THIS QUOTE should have been at the start of the article, because all of the “sentiment” towards nuclear power isn’t worth a hill of beans if there isn’t money and dedication to match. Then the article could have talked about the latest (and sure not to be the last) cost-overrun, and how commodity prices are rising (like the 70’s, partially offset by lower interest rates). And then the author could have said the obvious:

– very few (1-2) public utilities could afford to build a nuclear plant
– some strangely regulated government utilities like the TVA might build 1-2
– generally cost trends and NIMBY’s will strangle even this non-rise in sentiment
– the existing plants will fall out of service at a faster rate than this, making the ‘rise’ of nuclear power more of a decelerating ‘fall’
– our generating capacity is not rising to keep up with demand and we should expect to see impacts on reliability, such as the East Coast and California blackouts
– no “real” solutions are on the horizon


Cross Posted at LITGM

9 thoughts on “Nuclear Power Cost Over-runs”

  1. I think the central idea of the story is that the primary block to nuclear power is irrational public opposition. Presumably, without irrational opposition, the technology itself would be cost effective.

    I think the biggest structural impediment to nuclear power lays in long time frame the plants require. Building the plants takes ten years even without moonbat opposition. They operate for 30 years or more. A lot can happen in that time frame.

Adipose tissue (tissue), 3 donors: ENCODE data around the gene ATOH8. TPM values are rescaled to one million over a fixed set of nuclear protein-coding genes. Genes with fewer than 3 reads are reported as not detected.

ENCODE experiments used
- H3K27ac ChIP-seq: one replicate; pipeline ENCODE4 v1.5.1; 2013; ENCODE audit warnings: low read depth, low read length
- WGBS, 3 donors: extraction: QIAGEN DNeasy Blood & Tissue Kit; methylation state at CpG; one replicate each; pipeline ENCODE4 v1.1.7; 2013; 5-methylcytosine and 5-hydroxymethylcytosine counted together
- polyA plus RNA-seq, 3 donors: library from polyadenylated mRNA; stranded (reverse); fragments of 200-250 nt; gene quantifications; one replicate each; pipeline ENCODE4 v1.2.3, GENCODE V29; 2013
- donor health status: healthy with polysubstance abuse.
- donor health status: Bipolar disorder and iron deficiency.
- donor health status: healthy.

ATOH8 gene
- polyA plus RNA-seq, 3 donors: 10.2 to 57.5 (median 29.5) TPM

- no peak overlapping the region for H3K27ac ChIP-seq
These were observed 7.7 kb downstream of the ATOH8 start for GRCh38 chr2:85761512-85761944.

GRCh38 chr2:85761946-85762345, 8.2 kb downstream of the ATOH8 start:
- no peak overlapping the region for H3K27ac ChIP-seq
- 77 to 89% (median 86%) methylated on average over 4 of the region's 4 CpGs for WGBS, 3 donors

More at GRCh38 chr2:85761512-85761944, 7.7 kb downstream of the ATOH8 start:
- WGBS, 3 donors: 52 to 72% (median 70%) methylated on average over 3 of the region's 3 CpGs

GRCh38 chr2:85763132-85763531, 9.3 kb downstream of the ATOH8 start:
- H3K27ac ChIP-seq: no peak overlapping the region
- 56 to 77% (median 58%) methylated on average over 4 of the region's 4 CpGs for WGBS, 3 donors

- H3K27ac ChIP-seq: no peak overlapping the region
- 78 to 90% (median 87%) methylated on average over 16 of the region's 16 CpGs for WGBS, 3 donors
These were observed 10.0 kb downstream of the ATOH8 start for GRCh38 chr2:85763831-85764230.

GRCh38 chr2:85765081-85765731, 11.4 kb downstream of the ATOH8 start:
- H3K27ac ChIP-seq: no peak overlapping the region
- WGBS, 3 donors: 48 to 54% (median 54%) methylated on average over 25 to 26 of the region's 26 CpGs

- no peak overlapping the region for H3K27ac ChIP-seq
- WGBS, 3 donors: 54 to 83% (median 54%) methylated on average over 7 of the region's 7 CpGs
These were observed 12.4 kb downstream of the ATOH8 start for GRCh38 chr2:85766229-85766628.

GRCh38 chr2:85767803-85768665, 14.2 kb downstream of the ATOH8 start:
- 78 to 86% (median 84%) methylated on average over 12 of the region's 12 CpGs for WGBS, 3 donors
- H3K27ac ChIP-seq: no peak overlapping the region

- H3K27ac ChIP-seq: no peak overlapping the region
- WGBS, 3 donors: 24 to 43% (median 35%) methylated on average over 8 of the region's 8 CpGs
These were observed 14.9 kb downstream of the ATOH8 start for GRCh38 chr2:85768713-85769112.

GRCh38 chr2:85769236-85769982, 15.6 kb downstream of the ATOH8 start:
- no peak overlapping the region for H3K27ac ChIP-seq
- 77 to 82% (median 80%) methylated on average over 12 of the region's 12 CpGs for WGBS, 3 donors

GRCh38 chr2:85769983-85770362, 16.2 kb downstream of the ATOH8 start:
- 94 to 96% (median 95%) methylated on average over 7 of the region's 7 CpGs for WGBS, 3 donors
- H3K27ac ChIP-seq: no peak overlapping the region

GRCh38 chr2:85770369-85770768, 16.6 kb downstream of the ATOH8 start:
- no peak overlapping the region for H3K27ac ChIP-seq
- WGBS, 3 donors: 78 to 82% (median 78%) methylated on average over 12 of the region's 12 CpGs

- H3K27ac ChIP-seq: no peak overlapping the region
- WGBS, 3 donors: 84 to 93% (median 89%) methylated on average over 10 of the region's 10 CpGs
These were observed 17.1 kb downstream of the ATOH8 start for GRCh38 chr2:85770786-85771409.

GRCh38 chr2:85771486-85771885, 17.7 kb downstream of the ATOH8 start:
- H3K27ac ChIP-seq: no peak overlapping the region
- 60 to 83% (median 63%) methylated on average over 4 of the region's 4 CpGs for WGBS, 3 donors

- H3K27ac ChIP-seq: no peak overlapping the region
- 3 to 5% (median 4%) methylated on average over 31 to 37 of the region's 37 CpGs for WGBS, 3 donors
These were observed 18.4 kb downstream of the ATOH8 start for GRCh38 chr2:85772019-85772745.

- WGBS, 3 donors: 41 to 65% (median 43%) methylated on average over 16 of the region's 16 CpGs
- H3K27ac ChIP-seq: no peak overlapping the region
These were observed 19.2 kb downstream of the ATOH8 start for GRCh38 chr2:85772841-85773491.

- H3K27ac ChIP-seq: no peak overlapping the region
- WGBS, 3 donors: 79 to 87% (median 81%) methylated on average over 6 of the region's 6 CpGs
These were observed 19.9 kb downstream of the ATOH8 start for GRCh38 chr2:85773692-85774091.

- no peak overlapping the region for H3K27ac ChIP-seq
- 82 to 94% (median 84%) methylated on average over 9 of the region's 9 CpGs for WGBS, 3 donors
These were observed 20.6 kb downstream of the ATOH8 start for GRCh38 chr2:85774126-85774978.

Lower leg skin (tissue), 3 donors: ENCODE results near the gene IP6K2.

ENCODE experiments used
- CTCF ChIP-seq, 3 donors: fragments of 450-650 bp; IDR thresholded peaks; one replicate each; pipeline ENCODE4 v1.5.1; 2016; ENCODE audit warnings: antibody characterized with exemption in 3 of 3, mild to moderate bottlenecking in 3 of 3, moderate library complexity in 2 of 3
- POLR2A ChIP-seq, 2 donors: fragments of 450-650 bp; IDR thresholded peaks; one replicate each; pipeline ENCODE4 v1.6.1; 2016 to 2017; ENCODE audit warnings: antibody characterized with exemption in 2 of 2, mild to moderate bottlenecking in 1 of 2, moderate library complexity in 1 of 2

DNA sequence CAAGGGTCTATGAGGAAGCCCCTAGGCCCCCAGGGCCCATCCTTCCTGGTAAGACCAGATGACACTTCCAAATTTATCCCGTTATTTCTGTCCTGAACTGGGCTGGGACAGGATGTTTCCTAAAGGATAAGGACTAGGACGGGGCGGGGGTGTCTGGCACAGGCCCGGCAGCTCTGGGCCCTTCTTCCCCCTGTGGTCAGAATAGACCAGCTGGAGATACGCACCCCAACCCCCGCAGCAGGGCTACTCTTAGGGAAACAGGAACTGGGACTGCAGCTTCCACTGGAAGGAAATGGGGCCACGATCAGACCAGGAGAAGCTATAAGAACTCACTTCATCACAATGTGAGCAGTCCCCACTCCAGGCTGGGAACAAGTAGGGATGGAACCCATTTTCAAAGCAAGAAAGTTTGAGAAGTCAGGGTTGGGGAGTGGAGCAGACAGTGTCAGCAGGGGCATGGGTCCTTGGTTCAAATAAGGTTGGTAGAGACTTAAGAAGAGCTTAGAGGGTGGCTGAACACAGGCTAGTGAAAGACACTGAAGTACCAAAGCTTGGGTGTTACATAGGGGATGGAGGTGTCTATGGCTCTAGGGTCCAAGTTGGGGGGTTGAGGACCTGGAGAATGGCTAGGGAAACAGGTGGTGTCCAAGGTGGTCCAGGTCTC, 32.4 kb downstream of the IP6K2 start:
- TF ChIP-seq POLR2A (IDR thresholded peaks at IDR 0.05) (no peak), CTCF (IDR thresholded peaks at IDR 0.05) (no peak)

I think one problem is that investors have to consider the possibility that a new technology breakthrough might drive the cost of energy so low that big nukes won’t be profitable. Room tempreture superconductors for example would effectively increase the electricity supply by 30% or more without adding any capacity. Technology to store solar/wind power could make it viable. Nuclear batteries could make large steam generating plants obsolete and so on.

    Realistically, however, I think the major concern of any investor today would be irrational fears and those with motive to exploit them. You can’t plan on unreason. Any fluke event, a movie for example, might swing public opinion against the project.

    I would have a very hard time putting significant amounts of my money into a nuclear power project for these reasons and I think a lot of other people would to.

  2. Thanks for this. This site has interesting items on business by people who are there, or have been-an advantage over reporters who are reliant on others who may not be disinterested.Or reporters have an agenda of their own.